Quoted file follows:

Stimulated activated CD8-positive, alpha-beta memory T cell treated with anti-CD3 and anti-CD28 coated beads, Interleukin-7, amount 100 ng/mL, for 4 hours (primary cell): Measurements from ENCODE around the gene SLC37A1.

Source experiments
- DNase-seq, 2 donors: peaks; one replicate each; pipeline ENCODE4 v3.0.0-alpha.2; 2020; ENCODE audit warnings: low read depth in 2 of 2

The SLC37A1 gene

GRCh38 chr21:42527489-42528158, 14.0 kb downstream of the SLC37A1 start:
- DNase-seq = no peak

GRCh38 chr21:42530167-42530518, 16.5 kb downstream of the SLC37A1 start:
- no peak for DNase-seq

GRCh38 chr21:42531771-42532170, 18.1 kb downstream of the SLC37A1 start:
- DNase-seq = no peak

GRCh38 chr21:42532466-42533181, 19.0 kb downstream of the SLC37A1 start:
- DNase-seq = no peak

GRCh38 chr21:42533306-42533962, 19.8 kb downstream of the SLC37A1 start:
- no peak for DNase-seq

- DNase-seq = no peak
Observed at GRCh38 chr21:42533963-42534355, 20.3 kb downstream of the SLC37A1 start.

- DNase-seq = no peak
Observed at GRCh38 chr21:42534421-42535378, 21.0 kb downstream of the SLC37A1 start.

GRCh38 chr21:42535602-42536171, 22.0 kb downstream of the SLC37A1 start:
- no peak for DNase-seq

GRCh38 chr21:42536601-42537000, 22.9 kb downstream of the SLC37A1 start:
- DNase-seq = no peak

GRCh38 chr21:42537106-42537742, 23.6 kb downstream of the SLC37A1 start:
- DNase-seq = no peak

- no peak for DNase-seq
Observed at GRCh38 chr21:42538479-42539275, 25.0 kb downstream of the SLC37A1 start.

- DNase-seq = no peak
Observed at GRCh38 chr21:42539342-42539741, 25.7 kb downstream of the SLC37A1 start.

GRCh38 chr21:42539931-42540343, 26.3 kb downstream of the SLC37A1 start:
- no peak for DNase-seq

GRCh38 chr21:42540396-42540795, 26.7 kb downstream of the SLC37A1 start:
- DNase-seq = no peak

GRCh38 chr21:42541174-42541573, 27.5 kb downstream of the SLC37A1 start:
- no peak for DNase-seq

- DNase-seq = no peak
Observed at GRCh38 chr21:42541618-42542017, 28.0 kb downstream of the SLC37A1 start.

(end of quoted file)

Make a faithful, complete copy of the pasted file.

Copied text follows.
Stimulated activated CD8-positive, alpha-beta memory T cell treated with anti-CD3 and anti-CD28 coated beads, Interleukin-7, amount 100 ng/mL, for 4 hours (primary cell): Measurements from ENCODE around the gene SLC37A1.

Source experiments
- DNase-seq, 2 donors: peaks; one replicate each; pipeline ENCODE4 v3.0.0-alpha.2; 2020; ENCODE audit warnings: low read depth in 2 of 2

The SLC37A1 gene

GRCh38 chr21:42527489-42528158, 14.0 kb downstream of the SLC37A1 start:
- DNase-seq = no peak

GRCh38 chr21:42530167-42530518, 16.5 kb downstream of the SLC37A1 start:
- no peak for DNase-seq

GRCh38 chr21:42531771-42532170, 18.1 kb downstream of the SLC37A1 start:
- DNase-seq = no peak

GRCh38 chr21:42532466-42533181, 19.0 kb downstream of the SLC37A1 start:
- DNase-seq = no peak

GRCh38 chr21:42533306-42533962, 19.8 kb downstream of the SLC37A1 start:
- no peak for DNase-seq

- DNase-seq = no peak
Observed at GRCh38 chr21:42533963-42534355, 20.3 kb downstream of the SLC37A1 start.

- DNase-seq = no peak
Observed at GRCh38 chr21:42534421-42535378, 21.0 kb downstream of the SLC37A1 start.

GRCh38 chr21:42535602-42536171, 22.0 kb downstream of the SLC37A1 start:
- no peak for DNase-seq

GRCh38 chr21:42536601-42537000, 22.9 kb downstream of the SLC37A1 start:
- DNase-seq = no peak

GRCh38 chr21:42537106-42537742, 23.6 kb downstream of the SLC37A1 start:
- DNase-seq = no peak

- no peak for DNase-seq
Observed at GRCh38 chr21:42538479-42539275, 25.0 kb downstream of the SLC37A1 start.

- DNase-seq = no peak
Observed at GRCh38 chr21:42539342-42539741, 25.7 kb downstream of the SLC37A1 start.

GRCh38 chr21:42539931-42540343, 26.3 kb downstream of the SLC37A1 start:
- no peak for DNase-seq

GRCh38 chr21:42540396-42540795, 26.7 kb downstream of the SLC37A1 start:
- DNase-seq = no peak

GRCh38 chr21:42541174-42541573, 27.5 kb downstream of the SLC37A1 start:
- no peak for DNase-seq

- DNase-seq = no peak
Observed at GRCh38 chr21:42541618-42542017, 28.0 kb downstream of the SLC37A1 start.